The Roman Catholic Archdiocese of New York announced a compensation program Thursday for victims of sex abuse by priests who are willing to forego lawsuits in exchange for an award to be determined by an independent mediator.
“One sin, one crime, one scandal has gravely wounded us in the church, the sexual abuse of young people by clergy,” Cardinal Timothy Dolan said in unveiling the program.
Some advocates for sex abuse victims assailed the compensation plan as an attempt to quash cases quickly, before New York’s legislature acts on a proposal to make it easier for victims to sue over abuse that happened years ago.
Under the plan, people with abuse claims already pending with the archdiocese will have until Jan. 31 to apply for compensation.
Dolan said about 200 people have made allegations against about 40 priests, and 30 of those victims already have agreed to voluntary settlements.
A second phase starting Feb. 1 will be open to new applicants, who will be asked for supporting documentation such as evidence that they complained about the abuse at the time it occurred.
Mediators Kenneth Feinberg and Camille Biros will evaluate the claims and decide who will be paid.
There will be no cap on compensation, and the archdiocese has agreed to pay whatever amount Feinberg and Biros order. Each complaint will be shared with the relevant district attorney for possible prosecution, Dolan said.
Feinberg served a similar role in deciding compensation for victims of the Sept. 11 attacks. He has also helped mediate claims in the Pennsylvania State University sex abuse scandal and overseen funds for the victims of the Orlando, Florida, nightclub shooting, the Boston Marathon bombing and the BP oil spill.
His involvement didn’t assuage church critics.
A representative of the group Survivors Network of those Abused by Priests blasted the plan as “too little, too late.”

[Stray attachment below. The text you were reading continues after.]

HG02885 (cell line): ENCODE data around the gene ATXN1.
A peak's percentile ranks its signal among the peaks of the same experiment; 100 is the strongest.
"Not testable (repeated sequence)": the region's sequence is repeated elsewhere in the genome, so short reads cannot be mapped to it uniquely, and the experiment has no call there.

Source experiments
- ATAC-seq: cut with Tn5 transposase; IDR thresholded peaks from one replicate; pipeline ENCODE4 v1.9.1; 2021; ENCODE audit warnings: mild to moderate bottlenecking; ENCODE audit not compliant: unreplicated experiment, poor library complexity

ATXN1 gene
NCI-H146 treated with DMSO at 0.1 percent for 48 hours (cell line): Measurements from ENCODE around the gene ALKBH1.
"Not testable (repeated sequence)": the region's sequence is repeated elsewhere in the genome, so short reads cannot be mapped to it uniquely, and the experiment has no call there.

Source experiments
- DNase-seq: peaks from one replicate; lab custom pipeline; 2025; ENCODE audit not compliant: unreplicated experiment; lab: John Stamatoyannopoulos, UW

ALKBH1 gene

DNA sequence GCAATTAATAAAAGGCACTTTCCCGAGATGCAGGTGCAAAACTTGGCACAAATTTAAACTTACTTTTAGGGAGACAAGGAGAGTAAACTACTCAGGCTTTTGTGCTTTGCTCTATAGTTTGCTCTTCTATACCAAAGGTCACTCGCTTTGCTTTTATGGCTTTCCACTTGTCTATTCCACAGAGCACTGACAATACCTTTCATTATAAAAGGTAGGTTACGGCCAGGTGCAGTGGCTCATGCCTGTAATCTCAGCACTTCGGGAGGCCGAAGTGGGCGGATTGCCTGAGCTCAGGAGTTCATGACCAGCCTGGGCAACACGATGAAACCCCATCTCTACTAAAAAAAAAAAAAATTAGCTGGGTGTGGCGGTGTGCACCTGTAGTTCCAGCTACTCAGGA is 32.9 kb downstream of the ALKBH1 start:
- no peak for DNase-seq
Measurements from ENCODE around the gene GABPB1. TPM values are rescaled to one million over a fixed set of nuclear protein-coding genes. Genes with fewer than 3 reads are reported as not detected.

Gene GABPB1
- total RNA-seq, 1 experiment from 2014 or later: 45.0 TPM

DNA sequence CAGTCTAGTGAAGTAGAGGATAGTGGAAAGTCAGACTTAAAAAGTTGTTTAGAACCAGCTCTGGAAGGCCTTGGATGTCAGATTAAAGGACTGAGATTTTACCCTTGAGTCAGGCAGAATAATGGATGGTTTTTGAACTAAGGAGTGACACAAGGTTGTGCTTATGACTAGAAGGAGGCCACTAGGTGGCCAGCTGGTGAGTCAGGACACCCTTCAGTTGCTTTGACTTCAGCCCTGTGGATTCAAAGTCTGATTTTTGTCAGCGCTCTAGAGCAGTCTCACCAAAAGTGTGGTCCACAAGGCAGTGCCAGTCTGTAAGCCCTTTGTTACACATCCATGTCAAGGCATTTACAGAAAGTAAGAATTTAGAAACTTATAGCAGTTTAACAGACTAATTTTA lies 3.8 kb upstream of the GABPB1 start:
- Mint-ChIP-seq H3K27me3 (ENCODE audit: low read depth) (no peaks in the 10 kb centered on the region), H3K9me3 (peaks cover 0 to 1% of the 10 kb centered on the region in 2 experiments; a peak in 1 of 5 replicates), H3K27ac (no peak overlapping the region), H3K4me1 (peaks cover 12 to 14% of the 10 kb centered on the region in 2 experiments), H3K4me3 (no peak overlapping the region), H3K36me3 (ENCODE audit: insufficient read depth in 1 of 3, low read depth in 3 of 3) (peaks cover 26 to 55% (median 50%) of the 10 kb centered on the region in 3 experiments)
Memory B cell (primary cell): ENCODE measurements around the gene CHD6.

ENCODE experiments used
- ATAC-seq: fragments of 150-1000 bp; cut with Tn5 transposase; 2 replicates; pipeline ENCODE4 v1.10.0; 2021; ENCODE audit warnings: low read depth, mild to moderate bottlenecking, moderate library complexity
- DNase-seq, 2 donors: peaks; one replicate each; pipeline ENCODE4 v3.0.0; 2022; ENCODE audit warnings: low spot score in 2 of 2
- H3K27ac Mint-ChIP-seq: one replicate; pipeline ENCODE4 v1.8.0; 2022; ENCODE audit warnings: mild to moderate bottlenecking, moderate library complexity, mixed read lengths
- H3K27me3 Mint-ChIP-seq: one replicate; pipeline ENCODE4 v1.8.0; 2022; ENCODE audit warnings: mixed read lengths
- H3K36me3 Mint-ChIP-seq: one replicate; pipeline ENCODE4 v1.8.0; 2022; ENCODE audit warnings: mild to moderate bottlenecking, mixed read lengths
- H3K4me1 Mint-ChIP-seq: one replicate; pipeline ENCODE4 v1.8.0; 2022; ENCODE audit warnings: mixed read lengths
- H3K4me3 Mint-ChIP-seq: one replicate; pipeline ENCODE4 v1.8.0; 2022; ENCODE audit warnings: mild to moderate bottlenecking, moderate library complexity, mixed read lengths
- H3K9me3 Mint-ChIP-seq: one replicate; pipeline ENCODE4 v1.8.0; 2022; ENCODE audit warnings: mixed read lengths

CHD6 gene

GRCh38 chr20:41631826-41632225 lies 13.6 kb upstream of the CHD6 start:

Anne Barrett Doyle, co-director of Massachusetts-based BishopAccountability.org, an advocacy group that collects records on abusive priests, said New York’s “restrictive statute of limitations has enabled Dolan to hide the true scope of the clergy abuse crisis in the NY archdiocese.” She wrote in an email, “His proposed victims’ compensation fund is another tactic designed to fend off disclosure.”
New York state lawmakers have long debated extending the statute of limitations on suing child sex abusers or creating a window of opportunity for past victims to file civil suits against abusers. Such proposals have faced strong opposition from the Catholic Church and other institutions.
The leading proposal in the Legislature would eliminate the statute of limitations for several child sexual abuse crimes going forward and create a one-year window for past victims to file civil suits. Victims now have until they turn 23 to file lawsuits, but supporters say it can take years before victims step forward. In May, an attempt by supporters in the state Senate to force a vote on the measure failed.
Marci Hamilton, the CEO of CHILD USA, a think tank dedicated to preventing child abuse and neglect, said the compensation program announced Thursday does not eliminate the need for legislative action on the statute of limitations but it will nonetheless provide “another pathway for justice.”
“It is a smart way to increase access to some kind of compensation for victims who probably wouldn’t be able to handle the rigors of the legal system,” Hamilton said.
Dolan said the archdiocese would take out a long-term loan to cover compensation payments and would not dip into funds contributed by church members to support parishes, schools or charitable works.
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